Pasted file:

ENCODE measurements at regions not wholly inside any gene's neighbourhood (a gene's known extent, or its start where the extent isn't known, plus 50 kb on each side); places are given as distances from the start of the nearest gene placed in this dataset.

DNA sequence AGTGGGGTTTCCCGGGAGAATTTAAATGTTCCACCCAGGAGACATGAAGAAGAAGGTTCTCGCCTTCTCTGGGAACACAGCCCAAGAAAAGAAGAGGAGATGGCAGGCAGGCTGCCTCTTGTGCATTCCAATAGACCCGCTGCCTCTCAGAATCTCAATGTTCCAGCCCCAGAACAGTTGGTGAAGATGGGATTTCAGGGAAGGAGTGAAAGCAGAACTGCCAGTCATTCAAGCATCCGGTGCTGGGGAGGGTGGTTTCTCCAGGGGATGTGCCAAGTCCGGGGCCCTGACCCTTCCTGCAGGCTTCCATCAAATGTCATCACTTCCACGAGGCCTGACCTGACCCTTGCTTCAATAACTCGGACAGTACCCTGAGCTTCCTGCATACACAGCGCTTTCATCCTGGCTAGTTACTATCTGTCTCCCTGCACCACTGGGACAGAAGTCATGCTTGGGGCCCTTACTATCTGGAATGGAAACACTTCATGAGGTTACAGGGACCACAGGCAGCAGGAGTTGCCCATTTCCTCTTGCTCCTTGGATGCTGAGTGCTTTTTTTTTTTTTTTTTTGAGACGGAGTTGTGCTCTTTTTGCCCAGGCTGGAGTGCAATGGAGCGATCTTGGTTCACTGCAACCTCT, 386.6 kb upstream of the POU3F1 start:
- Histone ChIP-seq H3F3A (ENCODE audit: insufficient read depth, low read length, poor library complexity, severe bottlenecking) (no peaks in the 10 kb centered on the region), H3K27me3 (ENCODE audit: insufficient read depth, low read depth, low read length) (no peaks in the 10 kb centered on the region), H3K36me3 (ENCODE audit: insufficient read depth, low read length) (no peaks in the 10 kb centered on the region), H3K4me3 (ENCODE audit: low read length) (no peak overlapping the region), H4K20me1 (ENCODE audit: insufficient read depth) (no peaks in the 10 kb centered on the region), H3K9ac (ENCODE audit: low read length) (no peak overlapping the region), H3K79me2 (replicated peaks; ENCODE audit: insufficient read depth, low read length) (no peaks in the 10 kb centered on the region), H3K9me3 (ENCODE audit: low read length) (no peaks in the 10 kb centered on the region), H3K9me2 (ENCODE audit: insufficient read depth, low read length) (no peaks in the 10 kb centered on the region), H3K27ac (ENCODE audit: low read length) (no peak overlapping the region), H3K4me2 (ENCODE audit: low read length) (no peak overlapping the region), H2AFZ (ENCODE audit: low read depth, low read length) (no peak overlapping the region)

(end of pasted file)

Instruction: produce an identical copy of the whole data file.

ENCODE measurements at regions not wholly inside any gene's neighbourhood (a gene's known extent, or its start where the extent isn't known, plus 50 kb on each side); places are given as distances from the start of the nearest gene placed in this dataset.

DNA sequence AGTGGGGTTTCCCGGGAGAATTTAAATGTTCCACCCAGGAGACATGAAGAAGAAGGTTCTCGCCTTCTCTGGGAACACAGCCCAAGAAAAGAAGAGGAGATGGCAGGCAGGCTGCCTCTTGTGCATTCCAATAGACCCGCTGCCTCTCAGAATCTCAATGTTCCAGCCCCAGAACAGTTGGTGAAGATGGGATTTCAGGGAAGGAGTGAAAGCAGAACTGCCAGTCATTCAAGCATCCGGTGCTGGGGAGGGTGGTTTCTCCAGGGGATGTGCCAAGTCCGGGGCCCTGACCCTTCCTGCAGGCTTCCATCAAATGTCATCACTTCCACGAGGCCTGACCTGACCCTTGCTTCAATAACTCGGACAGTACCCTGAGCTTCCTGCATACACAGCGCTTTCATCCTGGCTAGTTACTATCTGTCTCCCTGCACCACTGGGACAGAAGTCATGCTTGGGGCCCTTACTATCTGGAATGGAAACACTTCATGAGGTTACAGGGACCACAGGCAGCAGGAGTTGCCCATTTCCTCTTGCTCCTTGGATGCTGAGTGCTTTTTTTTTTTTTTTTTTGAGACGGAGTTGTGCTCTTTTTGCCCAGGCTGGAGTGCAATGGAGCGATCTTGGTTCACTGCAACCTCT, 386.6 kb upstream of the POU3F1 start:
- Histone ChIP-seq H3F3A (ENCODE audit: insufficient read depth, low read length, poor library complexity, severe bottlenecking) (no peaks in the 10 kb centered on the region), H3K27me3 (ENCODE audit: insufficient read depth, low read depth, low read length) (no peaks in the 10 kb centered on the region), H3K36me3 (ENCODE audit: insufficient read depth, low read length) (no peaks in the 10 kb centered on the region), H3K4me3 (ENCODE audit: low read length) (no peak overlapping the region), H4K20me1 (ENCODE audit: insufficient read depth) (no peaks in the 10 kb centered on the region), H3K9ac (ENCODE audit: low read length) (no peak overlapping the region), H3K79me2 (replicated peaks; ENCODE audit: insufficient read depth, low read length) (no peaks in the 10 kb centered on the region), H3K9me3 (ENCODE audit: low read length) (no peaks in the 10 kb centered on the region), H3K9me2 (ENCODE audit: insufficient read depth, low read length) (no peaks in the 10 kb centered on the region), H3K27ac (ENCODE audit: low read length) (no peak overlapping the region), H3K4me2 (ENCODE audit: low read length) (no peak overlapping the region), H2AFZ (ENCODE audit: low read depth, low read length) (no peak overlapping the region)